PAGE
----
A California jury on Monday awarded more than $2 billion to a couple who claimed Bayer AG’s glyphosate-based Roundup weed killer caused their cancer, in the largest US jury verdict to date against the company in litigation over the chemical.
The large punitive damages award is likely to be reduced due to US Supreme Court rulings that limit the ratio of punitive to compensatory damages to 9:1. The jury awarded a total of $2 billion in punitive damages and $55 million in compensatory damages.
It was the third consecutive US jury verdict against the company in litigation over the chemical, which Bayer acquired as part of its $63 billion purchase of Monsanto last year. Both other jury verdicts also came in California, one in state court and one in federal court.
The jury in Alameda County Superior Court in Oakland on Monday said the company was liable for plaintiffs Alva and Alberta Pilliod’s contracting non-Hodgkin’s lymphoma, a spokeswoman for the couple said.
It awarded $18 million in compensatory and $1 billion in punitive damages to Alva Pilliod, and $37 million in compensatory and $1 billion in punitive damages to his wife, Alberta Pilliod. The jury found Roundup had been defectively designed, that the company failed to warn of the herbicide’s cancer risk and that the company acted negligently.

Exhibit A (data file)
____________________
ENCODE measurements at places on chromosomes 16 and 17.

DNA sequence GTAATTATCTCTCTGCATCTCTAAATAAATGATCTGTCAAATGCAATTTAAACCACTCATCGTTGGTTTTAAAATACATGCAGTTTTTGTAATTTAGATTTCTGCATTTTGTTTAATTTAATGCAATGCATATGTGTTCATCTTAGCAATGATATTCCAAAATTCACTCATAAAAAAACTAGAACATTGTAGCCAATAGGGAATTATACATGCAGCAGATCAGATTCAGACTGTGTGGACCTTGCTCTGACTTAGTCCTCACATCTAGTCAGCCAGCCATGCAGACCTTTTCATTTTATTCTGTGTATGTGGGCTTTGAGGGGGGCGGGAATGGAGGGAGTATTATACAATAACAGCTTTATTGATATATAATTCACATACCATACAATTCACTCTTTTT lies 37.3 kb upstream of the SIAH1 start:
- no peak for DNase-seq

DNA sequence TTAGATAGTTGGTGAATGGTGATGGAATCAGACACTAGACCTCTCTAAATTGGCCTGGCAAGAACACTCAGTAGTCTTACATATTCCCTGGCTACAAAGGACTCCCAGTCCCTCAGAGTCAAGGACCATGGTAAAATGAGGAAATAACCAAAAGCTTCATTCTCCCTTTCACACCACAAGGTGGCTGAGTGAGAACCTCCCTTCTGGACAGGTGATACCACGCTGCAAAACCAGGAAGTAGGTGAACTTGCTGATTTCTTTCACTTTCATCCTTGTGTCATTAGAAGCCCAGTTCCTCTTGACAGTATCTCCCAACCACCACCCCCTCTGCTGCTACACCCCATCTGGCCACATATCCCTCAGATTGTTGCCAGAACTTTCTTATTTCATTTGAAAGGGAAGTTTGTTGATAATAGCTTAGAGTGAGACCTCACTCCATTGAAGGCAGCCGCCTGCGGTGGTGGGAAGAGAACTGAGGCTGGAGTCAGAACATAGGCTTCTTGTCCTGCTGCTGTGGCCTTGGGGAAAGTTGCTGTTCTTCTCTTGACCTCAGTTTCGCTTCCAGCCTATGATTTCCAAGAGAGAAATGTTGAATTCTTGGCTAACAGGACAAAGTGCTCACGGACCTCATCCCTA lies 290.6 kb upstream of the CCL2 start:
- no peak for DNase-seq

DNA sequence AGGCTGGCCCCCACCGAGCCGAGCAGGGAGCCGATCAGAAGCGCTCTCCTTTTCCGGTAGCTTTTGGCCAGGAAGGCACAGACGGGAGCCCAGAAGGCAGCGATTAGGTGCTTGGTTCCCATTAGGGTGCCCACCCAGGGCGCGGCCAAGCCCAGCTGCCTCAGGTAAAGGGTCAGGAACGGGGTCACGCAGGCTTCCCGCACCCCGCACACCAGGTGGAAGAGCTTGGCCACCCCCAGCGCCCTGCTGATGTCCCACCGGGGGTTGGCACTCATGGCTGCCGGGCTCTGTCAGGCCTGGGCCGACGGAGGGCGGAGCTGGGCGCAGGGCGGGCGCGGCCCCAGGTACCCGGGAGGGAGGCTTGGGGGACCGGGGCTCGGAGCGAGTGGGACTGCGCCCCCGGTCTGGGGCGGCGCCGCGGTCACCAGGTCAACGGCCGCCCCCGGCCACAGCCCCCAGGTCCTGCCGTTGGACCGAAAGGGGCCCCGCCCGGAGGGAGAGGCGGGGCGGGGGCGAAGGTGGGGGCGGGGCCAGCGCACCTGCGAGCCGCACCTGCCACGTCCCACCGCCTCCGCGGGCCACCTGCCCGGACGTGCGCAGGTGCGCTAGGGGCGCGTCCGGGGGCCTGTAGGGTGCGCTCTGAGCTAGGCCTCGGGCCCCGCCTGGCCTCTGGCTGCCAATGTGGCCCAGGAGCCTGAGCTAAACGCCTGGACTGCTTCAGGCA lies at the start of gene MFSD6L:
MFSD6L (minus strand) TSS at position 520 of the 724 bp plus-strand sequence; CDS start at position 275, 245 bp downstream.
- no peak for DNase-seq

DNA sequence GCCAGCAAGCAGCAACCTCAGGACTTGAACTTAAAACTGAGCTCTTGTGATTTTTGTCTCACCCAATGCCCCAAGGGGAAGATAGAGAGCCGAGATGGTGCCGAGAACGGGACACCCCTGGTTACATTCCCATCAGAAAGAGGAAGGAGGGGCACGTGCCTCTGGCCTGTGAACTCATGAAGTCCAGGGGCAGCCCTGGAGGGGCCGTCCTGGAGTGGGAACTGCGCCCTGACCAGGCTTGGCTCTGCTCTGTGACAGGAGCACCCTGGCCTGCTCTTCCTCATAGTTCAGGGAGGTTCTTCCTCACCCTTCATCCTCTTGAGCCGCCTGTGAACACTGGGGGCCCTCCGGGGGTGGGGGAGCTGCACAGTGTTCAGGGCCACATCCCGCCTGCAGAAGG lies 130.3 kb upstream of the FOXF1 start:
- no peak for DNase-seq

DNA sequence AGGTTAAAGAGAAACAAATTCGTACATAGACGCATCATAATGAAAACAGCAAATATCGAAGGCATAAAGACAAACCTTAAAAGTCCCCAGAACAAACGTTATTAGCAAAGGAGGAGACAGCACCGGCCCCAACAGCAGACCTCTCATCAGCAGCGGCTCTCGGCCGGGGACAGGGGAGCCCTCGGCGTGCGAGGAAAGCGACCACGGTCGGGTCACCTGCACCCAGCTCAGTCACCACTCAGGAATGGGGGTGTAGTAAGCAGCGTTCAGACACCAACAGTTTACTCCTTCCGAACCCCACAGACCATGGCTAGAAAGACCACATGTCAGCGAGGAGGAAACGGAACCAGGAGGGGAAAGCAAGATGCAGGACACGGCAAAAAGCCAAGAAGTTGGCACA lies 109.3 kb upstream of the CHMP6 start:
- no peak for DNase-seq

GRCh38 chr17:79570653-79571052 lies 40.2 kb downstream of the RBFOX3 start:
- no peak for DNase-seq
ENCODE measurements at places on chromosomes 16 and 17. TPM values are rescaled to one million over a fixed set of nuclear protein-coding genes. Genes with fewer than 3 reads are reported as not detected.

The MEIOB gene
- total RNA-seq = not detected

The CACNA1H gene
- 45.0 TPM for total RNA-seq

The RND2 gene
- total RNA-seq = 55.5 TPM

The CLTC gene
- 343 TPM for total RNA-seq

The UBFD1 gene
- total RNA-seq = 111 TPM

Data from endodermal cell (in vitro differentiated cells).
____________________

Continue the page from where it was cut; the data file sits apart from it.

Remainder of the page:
The German chemicals giant faces more than 13,400 US lawsuits over the herbicide’s alleged cancer risk.
The next jury trial in the glyphosate litigation is scheduled for August in Missouri state court, the first time a jury outside of California will hear a Roundup case. The trial will take place in St. Louis County, where Monsanto’s former headquarters are located.
Bayer in a statement on Monday said it was disappointed with the verdict and will appeal. A spokesman called the jury’s decision “excessive and unjustifiable.”
The company said both Alva and Alberta Pilliod had long histories of illnesses known to be substantial risk factors for non-Hodgkin’s lymphoma.
“The contrast between today’s verdict and (US Environmental Protection Agency’s) conclusion that there are ‘no risks to public health from the current registered uses of glyphosate’ could not be more stark,” Bayer said.
Bayer says that decades of studies by the company and independent scientists have shown glyphosate and Roundup to be safe for human use. Bayer also points to several regulators around the world that found that glyphosate was not carcinogenic to humans.
Brent Wisner, a lawyer for the Pilliods, at a news conference following the verdict said Bayer had to take responsibility for its product.
“Monsanto keeps denying that it causes cancer and these two fine people here are casualties of that deception,” Wisner said, standing next to the California couple, who are in their 70s.
A San Francisco state court jury in August 2018 awarded $289 million to a California groundskeeper, finding Monsanto’s glyphosate-based weed killers caused his cancer. That award was later reduced to $78 million and is on appeal.
In March, a federal jury in San Francisco awarded $80 million to another California man after finding Roundup caused his cancer. The company also said it would appeal that decision.
Plaintiffs in the litigation allege that Monsanto had known about the herbicide’s cancer risk for decades, but failed to warn consumers and instead attempted to influence scientists and regulators to receive favorable assessments of its products. Bayer denies those allegations.